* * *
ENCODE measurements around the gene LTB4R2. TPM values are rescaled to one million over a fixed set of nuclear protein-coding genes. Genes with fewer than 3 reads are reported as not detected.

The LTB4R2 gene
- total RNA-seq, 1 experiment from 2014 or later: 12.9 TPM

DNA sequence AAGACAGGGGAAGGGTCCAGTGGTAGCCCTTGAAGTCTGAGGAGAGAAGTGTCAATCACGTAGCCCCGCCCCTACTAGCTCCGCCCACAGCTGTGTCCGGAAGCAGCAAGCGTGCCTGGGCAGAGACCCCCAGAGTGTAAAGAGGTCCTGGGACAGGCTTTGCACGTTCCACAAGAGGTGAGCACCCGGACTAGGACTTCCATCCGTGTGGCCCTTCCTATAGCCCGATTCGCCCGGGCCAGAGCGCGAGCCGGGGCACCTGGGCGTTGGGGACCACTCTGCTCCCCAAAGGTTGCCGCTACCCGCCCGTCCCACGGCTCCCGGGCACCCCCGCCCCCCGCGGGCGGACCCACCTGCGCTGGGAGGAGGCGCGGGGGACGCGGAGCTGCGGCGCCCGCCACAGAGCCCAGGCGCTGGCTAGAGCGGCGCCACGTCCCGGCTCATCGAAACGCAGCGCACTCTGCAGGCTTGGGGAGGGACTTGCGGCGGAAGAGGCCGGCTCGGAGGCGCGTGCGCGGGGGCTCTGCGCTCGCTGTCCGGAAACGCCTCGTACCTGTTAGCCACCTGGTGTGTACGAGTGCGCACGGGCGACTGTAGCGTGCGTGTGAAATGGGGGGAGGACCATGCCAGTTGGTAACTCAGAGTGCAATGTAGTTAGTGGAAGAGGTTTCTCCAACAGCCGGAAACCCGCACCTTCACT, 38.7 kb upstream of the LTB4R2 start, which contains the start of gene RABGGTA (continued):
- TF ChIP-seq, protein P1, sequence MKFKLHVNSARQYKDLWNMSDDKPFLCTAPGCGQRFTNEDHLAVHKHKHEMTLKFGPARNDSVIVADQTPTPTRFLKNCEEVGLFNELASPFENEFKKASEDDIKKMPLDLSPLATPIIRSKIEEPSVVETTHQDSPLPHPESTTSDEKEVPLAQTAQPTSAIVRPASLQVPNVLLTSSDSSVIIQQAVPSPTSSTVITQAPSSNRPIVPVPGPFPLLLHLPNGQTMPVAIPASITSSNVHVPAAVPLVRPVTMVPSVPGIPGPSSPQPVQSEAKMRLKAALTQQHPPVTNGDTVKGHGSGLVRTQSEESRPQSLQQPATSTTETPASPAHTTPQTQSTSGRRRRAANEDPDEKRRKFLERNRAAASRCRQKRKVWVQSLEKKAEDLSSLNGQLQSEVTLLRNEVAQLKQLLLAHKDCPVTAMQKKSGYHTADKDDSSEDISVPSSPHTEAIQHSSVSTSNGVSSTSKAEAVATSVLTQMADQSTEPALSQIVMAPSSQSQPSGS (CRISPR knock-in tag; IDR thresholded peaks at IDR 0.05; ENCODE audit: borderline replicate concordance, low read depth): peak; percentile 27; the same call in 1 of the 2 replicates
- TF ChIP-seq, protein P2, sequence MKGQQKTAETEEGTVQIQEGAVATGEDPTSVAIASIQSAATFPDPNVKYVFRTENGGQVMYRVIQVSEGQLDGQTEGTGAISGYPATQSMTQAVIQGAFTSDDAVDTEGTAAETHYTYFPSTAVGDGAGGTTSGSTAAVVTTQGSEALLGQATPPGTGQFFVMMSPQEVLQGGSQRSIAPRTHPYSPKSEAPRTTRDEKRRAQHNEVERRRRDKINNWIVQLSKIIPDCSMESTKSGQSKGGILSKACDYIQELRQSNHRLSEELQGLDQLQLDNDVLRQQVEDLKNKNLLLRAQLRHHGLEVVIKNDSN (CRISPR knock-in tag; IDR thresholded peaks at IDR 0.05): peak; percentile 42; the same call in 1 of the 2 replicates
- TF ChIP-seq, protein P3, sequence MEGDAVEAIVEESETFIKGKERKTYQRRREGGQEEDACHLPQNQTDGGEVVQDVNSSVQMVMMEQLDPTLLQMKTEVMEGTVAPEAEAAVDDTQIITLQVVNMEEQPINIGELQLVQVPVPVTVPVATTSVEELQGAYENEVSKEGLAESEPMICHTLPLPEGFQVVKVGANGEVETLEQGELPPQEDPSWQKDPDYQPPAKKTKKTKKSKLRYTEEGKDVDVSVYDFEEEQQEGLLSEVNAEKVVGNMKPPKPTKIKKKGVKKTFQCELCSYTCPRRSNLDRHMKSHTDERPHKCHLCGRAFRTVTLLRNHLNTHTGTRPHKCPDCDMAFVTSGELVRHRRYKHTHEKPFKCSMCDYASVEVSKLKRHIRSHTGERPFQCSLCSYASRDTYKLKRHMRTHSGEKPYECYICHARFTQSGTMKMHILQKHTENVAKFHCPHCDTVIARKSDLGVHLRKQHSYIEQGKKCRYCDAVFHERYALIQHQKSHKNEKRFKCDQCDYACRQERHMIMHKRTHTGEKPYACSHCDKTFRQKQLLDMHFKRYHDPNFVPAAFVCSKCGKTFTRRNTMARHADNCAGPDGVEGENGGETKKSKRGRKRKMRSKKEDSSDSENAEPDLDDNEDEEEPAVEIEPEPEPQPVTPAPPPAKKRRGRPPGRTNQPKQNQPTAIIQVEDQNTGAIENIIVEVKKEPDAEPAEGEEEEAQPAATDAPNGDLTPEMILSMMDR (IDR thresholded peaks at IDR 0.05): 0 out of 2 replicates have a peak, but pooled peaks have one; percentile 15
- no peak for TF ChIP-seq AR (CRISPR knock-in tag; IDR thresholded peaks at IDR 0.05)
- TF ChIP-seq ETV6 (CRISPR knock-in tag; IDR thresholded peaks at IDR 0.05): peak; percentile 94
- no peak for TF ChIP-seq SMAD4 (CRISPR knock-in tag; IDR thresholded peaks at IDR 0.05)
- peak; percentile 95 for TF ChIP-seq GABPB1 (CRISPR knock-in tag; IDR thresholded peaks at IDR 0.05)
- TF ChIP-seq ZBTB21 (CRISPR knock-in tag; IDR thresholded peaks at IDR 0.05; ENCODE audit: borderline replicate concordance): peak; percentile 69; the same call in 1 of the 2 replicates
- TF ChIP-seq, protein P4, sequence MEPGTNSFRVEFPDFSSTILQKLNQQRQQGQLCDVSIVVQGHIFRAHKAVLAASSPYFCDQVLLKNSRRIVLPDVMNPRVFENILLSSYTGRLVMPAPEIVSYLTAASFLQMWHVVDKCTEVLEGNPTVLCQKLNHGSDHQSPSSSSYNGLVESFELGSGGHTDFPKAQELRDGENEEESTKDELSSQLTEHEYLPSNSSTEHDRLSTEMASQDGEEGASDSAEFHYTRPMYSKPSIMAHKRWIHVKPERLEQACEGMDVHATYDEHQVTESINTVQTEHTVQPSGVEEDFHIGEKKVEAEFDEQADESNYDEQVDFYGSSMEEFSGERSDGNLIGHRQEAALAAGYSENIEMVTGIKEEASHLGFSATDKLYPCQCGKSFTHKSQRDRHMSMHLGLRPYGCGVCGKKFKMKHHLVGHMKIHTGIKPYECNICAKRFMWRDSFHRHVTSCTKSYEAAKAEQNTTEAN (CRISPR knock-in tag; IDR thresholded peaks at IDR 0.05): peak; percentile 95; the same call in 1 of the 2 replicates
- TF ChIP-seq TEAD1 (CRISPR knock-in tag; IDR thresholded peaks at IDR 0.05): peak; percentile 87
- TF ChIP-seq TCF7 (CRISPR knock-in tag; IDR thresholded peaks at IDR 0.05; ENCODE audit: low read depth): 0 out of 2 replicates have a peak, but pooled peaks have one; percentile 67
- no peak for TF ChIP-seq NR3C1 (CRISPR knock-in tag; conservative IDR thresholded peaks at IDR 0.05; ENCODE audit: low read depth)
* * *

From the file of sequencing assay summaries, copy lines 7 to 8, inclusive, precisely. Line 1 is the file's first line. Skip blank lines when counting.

- TF ChIP-seq, protein P3, sequence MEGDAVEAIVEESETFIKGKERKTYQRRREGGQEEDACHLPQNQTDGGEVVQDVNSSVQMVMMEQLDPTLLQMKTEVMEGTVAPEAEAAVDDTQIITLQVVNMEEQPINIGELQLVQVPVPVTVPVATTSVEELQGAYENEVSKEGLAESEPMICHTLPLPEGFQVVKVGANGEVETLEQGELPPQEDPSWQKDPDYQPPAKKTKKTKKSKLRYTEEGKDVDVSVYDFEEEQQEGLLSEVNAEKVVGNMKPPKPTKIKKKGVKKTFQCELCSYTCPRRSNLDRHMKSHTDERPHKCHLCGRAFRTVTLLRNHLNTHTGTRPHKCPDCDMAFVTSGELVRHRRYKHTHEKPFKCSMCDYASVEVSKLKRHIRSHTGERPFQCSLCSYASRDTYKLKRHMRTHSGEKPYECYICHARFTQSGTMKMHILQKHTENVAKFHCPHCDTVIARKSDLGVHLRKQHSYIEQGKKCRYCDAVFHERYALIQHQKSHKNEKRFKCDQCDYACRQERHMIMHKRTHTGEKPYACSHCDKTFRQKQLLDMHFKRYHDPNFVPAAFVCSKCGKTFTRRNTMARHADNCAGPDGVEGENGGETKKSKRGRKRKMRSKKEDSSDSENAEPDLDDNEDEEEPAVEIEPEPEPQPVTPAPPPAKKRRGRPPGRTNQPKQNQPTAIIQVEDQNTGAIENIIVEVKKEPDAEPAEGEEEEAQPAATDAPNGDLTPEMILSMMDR (IDR thresholded peaks at IDR 0.05): 0 out of 2 replicates have a peak, but pooled peaks have one; percentile 15
- no peak for TF ChIP-seq AR (CRISPR knock-in tag; IDR thresholded peaks at IDR 0.05)